But it was May

But it was May

 We had planned to use cycling route 68 over the tops to Cowgill but there were road signs warning of wintery conditions at any time of year as the road climbed to 1750’ above sea level. We had a really tough decision to make. The alternative was ten miles on the busy main road down Garsdale. This would be an easier road and it would guarantee shelter and warmth in the small market town of Sedburgh but it was directly into the wind and would take us further away from Ingleton. The other choice was straight up the minor road and over the top. Only three miles but we had no idea what we might or might not find at the hamlet of Cowgill on the other side of the hill. We ummed and ahhed but we really needed to get going as we were both beginning to shiver in the biting wind. Having opted for the short high route we managed to cycle about fifty yards before being forced to get off and walk up the steep narrow ‘Coal Road’. I tried to say something encouraging to Gill but the best I could come up with was, “I promise you, this will end”. Pushing the loaded bikes up that hill against the wind was stupidly hard but at least it warmed us up and it wasn’t long before we could start cycling again. I looked in vain for any sign of a break in the weather as we were buffeted and battered but the sky was a uniform grey and the clouds hugging the lower slopes of the hills were going nowhere. It was just a matter of keeping our heads down and gritting our teeth in the knowledge that eventually we must reach the high point and drop into calmer conditions. On the tops the rain turned to hail and my face felt as if was constantly being sandblasted. So painful were the impacts that I half expected to find blood on my gloves as I wiped water and snot from my face. When the descent did eventually begin it was no relief because of the squally wind. We daren’t pick up any real speed as the road was winding and steep and with freezing hands it was hard to hold the brake levers tight enough to control the descent. Never have I been so glad to reach the comparable calm of a valley floor as I did on reaching Cowgill.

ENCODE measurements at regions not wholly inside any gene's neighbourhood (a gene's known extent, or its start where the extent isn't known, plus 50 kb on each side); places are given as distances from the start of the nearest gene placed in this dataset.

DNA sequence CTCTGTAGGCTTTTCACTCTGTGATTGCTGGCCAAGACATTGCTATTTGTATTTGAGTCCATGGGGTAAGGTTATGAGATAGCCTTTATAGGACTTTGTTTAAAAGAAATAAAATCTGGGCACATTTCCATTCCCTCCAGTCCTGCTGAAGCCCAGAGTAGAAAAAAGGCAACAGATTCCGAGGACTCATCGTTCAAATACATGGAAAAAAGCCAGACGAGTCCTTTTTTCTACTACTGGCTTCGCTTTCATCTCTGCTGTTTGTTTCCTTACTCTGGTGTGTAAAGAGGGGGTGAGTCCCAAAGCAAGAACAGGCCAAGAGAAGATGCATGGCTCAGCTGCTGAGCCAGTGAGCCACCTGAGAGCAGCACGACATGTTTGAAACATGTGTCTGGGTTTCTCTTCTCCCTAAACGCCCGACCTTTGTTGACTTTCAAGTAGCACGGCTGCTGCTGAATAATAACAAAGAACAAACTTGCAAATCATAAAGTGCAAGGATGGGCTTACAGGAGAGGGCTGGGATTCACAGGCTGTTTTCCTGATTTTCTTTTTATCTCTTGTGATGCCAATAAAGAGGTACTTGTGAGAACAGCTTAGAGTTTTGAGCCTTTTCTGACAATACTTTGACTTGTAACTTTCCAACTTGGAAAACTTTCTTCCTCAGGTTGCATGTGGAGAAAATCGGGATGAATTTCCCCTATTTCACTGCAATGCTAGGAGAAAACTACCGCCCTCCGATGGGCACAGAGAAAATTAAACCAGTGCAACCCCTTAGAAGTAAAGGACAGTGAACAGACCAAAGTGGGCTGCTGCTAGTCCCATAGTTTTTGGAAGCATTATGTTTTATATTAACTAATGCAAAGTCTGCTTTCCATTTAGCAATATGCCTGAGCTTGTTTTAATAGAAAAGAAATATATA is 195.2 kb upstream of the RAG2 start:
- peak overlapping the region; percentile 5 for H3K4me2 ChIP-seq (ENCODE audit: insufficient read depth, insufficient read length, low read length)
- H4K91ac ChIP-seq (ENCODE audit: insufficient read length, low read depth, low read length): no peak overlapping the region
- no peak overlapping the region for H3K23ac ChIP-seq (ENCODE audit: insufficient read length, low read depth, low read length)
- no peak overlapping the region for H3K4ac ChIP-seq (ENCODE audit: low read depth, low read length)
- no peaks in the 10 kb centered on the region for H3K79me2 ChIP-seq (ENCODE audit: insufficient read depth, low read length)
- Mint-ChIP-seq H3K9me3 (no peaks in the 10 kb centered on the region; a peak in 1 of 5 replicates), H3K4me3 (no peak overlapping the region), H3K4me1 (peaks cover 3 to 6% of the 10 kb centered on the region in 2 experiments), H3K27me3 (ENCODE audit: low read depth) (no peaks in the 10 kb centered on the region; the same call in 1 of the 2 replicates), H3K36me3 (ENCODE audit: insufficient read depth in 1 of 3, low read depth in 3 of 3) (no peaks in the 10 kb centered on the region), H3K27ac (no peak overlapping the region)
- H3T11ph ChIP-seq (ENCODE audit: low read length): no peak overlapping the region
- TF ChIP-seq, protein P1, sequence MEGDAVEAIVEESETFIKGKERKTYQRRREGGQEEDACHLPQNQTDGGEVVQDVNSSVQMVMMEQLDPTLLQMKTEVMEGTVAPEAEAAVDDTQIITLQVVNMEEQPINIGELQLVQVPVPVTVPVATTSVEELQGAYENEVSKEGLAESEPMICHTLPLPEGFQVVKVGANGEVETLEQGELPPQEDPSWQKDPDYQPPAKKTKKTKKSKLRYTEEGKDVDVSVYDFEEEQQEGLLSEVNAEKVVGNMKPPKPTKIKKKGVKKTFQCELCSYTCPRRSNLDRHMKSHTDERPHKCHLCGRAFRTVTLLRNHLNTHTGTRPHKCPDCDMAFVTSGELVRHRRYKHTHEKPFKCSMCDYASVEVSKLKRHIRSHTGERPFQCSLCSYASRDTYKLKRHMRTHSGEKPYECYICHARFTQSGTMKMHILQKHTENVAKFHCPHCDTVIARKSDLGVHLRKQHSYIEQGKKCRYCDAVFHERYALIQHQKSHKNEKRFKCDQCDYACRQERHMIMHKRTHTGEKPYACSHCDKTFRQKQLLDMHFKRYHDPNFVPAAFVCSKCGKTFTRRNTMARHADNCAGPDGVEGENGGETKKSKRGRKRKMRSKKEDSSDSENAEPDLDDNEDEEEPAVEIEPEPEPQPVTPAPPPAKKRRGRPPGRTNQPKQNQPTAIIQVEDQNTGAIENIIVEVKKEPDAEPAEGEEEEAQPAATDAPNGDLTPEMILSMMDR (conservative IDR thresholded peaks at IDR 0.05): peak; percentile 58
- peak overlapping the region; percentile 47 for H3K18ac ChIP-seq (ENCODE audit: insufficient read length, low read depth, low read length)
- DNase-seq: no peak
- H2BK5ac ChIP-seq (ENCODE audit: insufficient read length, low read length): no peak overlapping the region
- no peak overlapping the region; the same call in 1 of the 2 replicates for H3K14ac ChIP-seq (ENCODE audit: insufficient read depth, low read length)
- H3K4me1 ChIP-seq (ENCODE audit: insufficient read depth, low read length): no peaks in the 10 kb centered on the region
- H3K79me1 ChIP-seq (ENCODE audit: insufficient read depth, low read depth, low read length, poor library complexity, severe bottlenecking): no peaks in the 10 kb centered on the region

A couple of walkers, out braving the elements, assured us that the nearest place to get any food or shelter was Dent, three miles in the opposite direction to the one we wanted to go. We were past caring. We desperately needed to eat and to get out of the wet and restore some feeling to hands and feet. It’s easy to get things out of perspective when you are cold and wet and I dare say we could have turned left and continued on our chosen route to Ingleton but the prospect of warmth, food and being dry was simply too much to resist. We turned right and cycled hard for Dent and survival.

……..to be continued.